Half-life is the average time it takes for you to process half of the drug’s active ingredient. If a drug has a half-life of around 24 hours and you take a dose of 100mg, you’ll have roughly the equivalent a 50mg dose after one day, a 25mg dose after two days, and so on. The rule of thumb is: multiply the half-life by five and you get how long it is for the dose you took to be cleared from your bloodstream, so there’s nothing swimming around to attach itself to your brain and start doing stuff1. That’s called “plasma clearance.” Complete clearance is a complex equation based on a lot of factors which may or may not: be published in the PI sheet, include personal data like your weight, or even completely figured out by corporate and independent researchers. It usually winds up being 2–5 days after plasma clearance no matter what2, but can take weeks. Sometimes a drug will clear from your brain and other organs before it clears from your blood. If we’ve found the complete clearance, or how to calculate it if it requires things like your weight and what your piss looks like, you’ll find that on the pharmacokinetics page.
How buspirone Works
the current best guess at any rateAs with most of these crazy meds it’s easier to say what BuSpar doesn’t do. BuSpar doesn’t do any of the fun benzodiazepene fuck-you-up-and-get-high effects. BuSpar doesn’t knock you out. BuSpar doesn’t hit GABA.
What BuSpar does do is to keep serotonin within the 5HT1A neurons, thus fooling your brain into thinking it has more serotonin than it actually has. BuSpar also does some noticeable dopamine agonism-antagonism on the dopamine D2 receptor. When combined with an SSRI this can help with sexual dysfunction and to prevent SSRI poop-out, per Dr. Stahl in Essential Psychopharmacology.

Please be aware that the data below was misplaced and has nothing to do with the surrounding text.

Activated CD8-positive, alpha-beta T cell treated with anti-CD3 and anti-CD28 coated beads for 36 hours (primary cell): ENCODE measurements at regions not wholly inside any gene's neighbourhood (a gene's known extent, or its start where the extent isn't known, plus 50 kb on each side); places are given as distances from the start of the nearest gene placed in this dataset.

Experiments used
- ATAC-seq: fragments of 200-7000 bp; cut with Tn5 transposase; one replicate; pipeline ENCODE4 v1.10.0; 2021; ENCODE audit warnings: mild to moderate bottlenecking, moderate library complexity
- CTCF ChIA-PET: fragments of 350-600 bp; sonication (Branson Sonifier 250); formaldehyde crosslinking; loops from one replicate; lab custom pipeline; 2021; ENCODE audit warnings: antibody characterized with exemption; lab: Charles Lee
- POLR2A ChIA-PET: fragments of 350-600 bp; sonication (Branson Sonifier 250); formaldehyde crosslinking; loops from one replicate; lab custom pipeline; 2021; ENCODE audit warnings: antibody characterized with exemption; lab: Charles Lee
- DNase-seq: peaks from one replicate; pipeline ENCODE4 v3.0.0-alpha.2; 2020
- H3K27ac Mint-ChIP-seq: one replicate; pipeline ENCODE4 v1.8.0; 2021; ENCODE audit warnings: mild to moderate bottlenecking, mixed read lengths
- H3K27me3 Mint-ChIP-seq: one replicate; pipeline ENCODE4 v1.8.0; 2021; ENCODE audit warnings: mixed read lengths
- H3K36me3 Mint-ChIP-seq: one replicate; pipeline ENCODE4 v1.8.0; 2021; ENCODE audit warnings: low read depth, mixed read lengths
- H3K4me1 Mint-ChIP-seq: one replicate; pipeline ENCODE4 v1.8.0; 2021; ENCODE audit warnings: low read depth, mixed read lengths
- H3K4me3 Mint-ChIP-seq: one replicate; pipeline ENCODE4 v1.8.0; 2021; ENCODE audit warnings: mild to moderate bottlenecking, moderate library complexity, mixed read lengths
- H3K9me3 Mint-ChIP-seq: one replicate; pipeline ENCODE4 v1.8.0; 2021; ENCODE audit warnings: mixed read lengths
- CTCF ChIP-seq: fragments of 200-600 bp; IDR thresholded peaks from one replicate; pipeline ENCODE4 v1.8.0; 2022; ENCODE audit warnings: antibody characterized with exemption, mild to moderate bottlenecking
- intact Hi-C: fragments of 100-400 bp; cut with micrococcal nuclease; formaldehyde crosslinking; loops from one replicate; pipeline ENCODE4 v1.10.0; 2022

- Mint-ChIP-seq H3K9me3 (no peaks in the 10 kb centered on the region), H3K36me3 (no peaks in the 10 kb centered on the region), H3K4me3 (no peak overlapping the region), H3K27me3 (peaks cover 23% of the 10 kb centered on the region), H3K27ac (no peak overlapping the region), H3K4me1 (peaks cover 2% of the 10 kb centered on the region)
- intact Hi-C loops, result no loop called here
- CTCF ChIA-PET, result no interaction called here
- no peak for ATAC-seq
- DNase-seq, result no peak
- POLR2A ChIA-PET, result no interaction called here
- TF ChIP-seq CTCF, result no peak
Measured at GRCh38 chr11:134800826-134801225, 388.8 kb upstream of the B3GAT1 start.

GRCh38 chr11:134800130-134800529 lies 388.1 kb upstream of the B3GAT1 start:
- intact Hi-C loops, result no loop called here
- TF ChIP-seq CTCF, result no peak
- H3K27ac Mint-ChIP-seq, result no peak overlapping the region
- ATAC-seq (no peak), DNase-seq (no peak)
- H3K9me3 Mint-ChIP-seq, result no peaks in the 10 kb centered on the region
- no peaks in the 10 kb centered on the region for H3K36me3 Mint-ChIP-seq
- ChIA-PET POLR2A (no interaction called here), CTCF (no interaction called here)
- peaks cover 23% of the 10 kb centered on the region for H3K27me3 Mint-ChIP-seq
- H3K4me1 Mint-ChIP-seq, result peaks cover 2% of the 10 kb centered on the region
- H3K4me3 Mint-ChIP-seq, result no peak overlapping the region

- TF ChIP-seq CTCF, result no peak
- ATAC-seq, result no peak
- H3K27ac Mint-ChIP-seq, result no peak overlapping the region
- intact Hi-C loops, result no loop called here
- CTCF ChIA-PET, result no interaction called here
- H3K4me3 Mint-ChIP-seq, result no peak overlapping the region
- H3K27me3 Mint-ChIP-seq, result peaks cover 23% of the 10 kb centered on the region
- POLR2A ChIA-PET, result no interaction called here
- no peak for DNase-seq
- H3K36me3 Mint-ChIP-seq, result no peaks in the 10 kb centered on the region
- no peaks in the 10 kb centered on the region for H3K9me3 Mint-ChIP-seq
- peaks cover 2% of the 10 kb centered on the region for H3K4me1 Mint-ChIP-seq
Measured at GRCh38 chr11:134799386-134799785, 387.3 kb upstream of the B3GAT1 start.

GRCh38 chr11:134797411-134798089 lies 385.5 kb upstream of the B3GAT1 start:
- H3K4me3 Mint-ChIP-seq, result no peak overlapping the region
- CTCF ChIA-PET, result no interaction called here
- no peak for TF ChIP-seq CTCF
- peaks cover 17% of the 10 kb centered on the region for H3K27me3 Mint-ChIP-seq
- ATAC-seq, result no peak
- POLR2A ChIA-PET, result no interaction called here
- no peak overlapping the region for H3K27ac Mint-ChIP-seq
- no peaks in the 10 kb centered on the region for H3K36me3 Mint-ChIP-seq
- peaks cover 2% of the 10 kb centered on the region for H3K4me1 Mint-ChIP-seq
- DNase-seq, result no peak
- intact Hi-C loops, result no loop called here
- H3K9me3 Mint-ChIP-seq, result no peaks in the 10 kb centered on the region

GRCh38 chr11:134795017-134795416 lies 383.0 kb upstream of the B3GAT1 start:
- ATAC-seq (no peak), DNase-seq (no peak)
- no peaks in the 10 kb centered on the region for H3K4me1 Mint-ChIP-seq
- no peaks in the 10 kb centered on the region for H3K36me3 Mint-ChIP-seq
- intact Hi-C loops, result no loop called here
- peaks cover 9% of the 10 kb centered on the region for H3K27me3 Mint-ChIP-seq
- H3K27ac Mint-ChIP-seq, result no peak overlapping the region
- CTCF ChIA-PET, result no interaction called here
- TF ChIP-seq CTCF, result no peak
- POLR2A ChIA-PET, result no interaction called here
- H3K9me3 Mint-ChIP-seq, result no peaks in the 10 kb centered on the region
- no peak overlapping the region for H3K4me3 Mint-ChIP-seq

AKA mechanism/method of action, pharmacodynamics
Ratings, Reviews, Comments, PI Sheet, and More
BuSpar is a quirky med, and there’s currently nothing else approved for use in its class of azapirones. At least in English speaking countries.
While BuSpar’s value for some flavors of anxiety is important, more important is its potential to augment an SSRI that was working great and then quit on you, the bastard.
BuSpar is a maintenance med - i.e. you wait for the calming effects to build up and you keep taking it until you either learn to deal with your problems on your own or you live with the fact you’re going to be taking BuSpar for the foreseeable future. Something I feel should be considered as a maintenance medication long before the benzos, as it doesn’t build up tolerance or addiction, and thus avoids many of the problems with long-term benzodiazepine use, particularly as a prophylactic (preventing anxiety before it starts).
As if I didn’t go on long enough already.
Get all critical about BuSpar
Rating 2.8 out of 5 from 99 criticisms.
Vote Distribution: 23 – 10 – 6 – 9 – 30 – 21
Rate this article
If you’re still feeling judgmental as well as just mental3, please boost or destroy my self-confidence by honestly (and anonymously) rating this article on a scale of 0 to 5. The more value-judgments the better, even if you can criticize my work only once.
Get all judgmental about the BuSpar (buspirone) Synopsis
Rating 4.4 out of 5 from 50 value judgments.
Vote Distribution: 1 – 1 – 0 – 2 – 15 – 31
It’s always a good idea to check for drug-drug interactions yourself. Just because most people in the crazy meds business know about really important interactions (e.g. MAOIs and a lot of stuff, warfarin and everything on the planet) doesn’t mean the person who prescribed your meds told you about them, or the pharmacist has all the meds you take at their fingertips like they’re supposed to. Or they have the time to do their jobs properly when not dealing with complete idiots or playing Angry Farmers on the Faecesbooks.
Batshit Crazy shirts
Mentally Interesting shirts
Medicated For Your Protection shirts
Breakfast of Champions shirts